Cameron wants to raise pay for first-year teachers, fund tutoring programs

Beshear’s education budget proposal to be released Wednesday

By: - August 15, 2023 3:16 pm

GOP gubernatorial nominee Daniel Cameron and his wife Makenze during his election party on Tuesday, May 16, 2023, at the Galt House in Louisville. (Austin Anthony / for the Kentucky Lantern)

Republican gubernatorial candidate Daniel Cameron is calling for tutoring students outside of school hours and increasing starting teacher pay to make up for the drop in Kentucky students’ performance that he blamed on school closures and virtual learning during the coronavirus pandemic. 

The attorney general released the “Cameron Catch-up” plan Tuesday with press conferences in Lexington and Louisville. 

Among his policies, Cameron wants to increase new teachers’ starting base rate pay to $41,500. According to data from the Kentucky Department of Education, a teacher with a Rank 1 certificate and no experience had a minimum salary of $36,558 for the 2022-23 school year. He also wants to fund a tutoring program for students outside of regular school hours to make up for learning loss. 

Democratic Gov. Andy Beshear, who is running for reelection, is scheduled to release his education budget proposal for the next legislative session on Wednesday. 

In his remarks, Cameron attempted to win Kentucky educators, a group that strongly backed Beshear’s election against former Republican Gov. Matt Bevin. Ahead of the 2019 election, Bevin said some students likely suffered child abuse while teachers were on strike at the Capitol. Kentucky education groups also vehemently opposed a pension reform bill backed by the Bevin administration. It started as a “sewer bill” and would have prevented future teachers from receiving defined benefit pensions.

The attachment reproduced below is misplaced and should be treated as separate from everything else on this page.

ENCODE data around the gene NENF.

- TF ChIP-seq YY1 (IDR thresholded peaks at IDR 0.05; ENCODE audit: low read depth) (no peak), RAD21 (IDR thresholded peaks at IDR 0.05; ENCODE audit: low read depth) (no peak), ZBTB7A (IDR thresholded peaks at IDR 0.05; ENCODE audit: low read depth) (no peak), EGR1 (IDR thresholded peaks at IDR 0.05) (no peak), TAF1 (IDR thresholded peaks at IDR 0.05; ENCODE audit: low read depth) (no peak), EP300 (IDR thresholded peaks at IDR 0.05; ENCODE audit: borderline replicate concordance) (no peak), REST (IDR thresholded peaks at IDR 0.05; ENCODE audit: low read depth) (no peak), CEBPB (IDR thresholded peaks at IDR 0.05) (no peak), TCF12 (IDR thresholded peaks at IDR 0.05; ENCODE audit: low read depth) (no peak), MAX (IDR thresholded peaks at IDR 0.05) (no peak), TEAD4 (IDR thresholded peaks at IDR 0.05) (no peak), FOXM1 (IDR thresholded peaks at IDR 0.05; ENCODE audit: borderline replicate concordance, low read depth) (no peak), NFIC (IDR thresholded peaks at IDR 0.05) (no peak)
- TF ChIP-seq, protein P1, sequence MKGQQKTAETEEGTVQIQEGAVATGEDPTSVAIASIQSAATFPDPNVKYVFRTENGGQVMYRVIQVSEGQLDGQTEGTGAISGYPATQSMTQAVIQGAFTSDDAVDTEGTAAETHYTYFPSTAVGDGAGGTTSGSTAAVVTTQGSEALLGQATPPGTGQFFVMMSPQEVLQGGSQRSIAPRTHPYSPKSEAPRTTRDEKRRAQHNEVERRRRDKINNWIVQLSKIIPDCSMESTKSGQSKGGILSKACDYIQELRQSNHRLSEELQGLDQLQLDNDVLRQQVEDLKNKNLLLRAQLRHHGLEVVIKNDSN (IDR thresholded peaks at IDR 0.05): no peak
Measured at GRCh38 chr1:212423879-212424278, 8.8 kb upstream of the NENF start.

Directing his comments to school administrators and teachers, Cameron said his plans are offered with a “spirit of humility” and wants educators to have a new relationship with Republicans.

“I know that you might have some apprehensions about me — or for that matter — any Republican nominee for governor,” Cameron said. “So, let me just simply say: I’m sorry. Sorry for any comments that have made you feel less than value, or have led you to have serious misgivings about the Republican Party on the topic of education.”  

Cameron, whose wife Makenze taught in Oldham County Schools, said his administration will “implement the largest expansion of reading and math instruction in the history of the Commonwealth.” Cameron estimated his policies will cost around $100 million. 

Lt. Governor Jacqueline Coleman during the 143rd Fancy Farm Picnic on Saturday, Aug. 5, 2023. (Kentucky Lantern photo by Austin Anthony)

He also wants to fund a 16-week tutoring program for math and reading instruction to take place during summer breaks and after school. For this, he also will ask the Republican-led General Assembly to fund bonuses for teachers who choose to participate as a tutoring program instructor and wants to work with state universities to recruit students to teach in the program as well as recruit other professionals as tutors.